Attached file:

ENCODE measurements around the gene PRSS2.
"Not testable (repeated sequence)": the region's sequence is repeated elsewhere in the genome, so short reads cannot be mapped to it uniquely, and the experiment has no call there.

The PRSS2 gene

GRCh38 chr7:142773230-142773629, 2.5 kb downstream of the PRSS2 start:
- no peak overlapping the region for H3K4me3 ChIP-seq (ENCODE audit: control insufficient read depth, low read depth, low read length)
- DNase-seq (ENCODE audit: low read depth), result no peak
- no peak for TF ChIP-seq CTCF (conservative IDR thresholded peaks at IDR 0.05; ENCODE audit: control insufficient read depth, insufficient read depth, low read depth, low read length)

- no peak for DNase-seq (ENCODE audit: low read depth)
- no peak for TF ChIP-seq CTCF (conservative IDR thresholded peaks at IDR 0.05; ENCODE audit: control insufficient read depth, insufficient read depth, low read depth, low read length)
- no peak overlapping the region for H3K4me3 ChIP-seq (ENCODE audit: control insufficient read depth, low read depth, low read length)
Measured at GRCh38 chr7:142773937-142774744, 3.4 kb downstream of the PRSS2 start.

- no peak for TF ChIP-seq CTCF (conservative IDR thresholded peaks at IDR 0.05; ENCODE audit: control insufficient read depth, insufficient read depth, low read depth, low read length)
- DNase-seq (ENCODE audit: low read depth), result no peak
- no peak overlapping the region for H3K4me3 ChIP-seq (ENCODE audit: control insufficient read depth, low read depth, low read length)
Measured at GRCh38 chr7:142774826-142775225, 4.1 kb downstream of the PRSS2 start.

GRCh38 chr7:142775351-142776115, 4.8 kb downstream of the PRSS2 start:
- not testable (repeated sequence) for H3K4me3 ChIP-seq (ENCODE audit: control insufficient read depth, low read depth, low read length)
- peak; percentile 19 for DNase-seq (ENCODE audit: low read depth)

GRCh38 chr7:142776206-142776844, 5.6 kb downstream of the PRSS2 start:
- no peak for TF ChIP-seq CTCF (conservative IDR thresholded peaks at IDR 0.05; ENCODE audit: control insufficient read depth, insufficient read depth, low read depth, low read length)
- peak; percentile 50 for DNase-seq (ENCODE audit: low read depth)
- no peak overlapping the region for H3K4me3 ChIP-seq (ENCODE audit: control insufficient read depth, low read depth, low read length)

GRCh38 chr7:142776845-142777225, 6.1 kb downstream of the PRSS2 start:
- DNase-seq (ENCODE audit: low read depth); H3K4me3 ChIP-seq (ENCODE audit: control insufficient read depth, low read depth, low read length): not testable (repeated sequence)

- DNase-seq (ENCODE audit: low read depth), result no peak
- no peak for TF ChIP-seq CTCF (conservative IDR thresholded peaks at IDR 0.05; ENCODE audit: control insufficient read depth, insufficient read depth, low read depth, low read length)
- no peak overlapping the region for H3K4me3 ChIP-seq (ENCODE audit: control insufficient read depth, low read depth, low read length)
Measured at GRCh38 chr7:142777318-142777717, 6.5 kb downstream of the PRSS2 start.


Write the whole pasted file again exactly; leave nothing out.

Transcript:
ENCODE measurements around the gene PRSS2.
"Not testable (repeated sequence)": the region's sequence is repeated elsewhere in the genome, so short reads cannot be mapped to it uniquely, and the experiment has no call there.

The PRSS2 gene

GRCh38 chr7:142773230-142773629, 2.5 kb downstream of the PRSS2 start:
- no peak overlapping the region for H3K4me3 ChIP-seq (ENCODE audit: control insufficient read depth, low read depth, low read length)
- DNase-seq (ENCODE audit: low read depth), result no peak
- no peak for TF ChIP-seq CTCF (conservative IDR thresholded peaks at IDR 0.05; ENCODE audit: control insufficient read depth, insufficient read depth, low read depth, low read length)

- no peak for DNase-seq (ENCODE audit: low read depth)
- no peak for TF ChIP-seq CTCF (conservative IDR thresholded peaks at IDR 0.05; ENCODE audit: control insufficient read depth, insufficient read depth, low read depth, low read length)
- no peak overlapping the region for H3K4me3 ChIP-seq (ENCODE audit: control insufficient read depth, low read depth, low read length)
Measured at GRCh38 chr7:142773937-142774744, 3.4 kb downstream of the PRSS2 start.

- no peak for TF ChIP-seq CTCF (conservative IDR thresholded peaks at IDR 0.05; ENCODE audit: control insufficient read depth, insufficient read depth, low read depth, low read length)
- DNase-seq (ENCODE audit: low read depth), result no peak
- no peak overlapping the region for H3K4me3 ChIP-seq (ENCODE audit: control insufficient read depth, low read depth, low read length)
Measured at GRCh38 chr7:142774826-142775225, 4.1 kb downstream of the PRSS2 start.

GRCh38 chr7:142775351-142776115, 4.8 kb downstream of the PRSS2 start:
- not testable (repeated sequence) for H3K4me3 ChIP-seq (ENCODE audit: control insufficient read depth, low read depth, low read length)
- peak; percentile 19 for DNase-seq (ENCODE audit: low read depth)

GRCh38 chr7:142776206-142776844, 5.6 kb downstream of the PRSS2 start:
- no peak for TF ChIP-seq CTCF (conservative IDR thresholded peaks at IDR 0.05; ENCODE audit: control insufficient read depth, insufficient read depth, low read depth, low read length)
- peak; percentile 50 for DNase-seq (ENCODE audit: low read depth)
- no peak overlapping the region for H3K4me3 ChIP-seq (ENCODE audit: control insufficient read depth, low read depth, low read length)

GRCh38 chr7:142776845-142777225, 6.1 kb downstream of the PRSS2 start:
- DNase-seq (ENCODE audit: low read depth); H3K4me3 ChIP-seq (ENCODE audit: control insufficient read depth, low read depth, low read length): not testable (repeated sequence)

- DNase-seq (ENCODE audit: low read depth), result no peak
- no peak for TF ChIP-seq CTCF (conservative IDR thresholded peaks at IDR 0.05; ENCODE audit: control insufficient read depth, insufficient read depth, low read depth, low read length)
- no peak overlapping the region for H3K4me3 ChIP-seq (ENCODE audit: control insufficient read depth, low read depth, low read length)
Measured at GRCh38 chr7:142777318-142777717, 6.5 kb downstream of the PRSS2 start.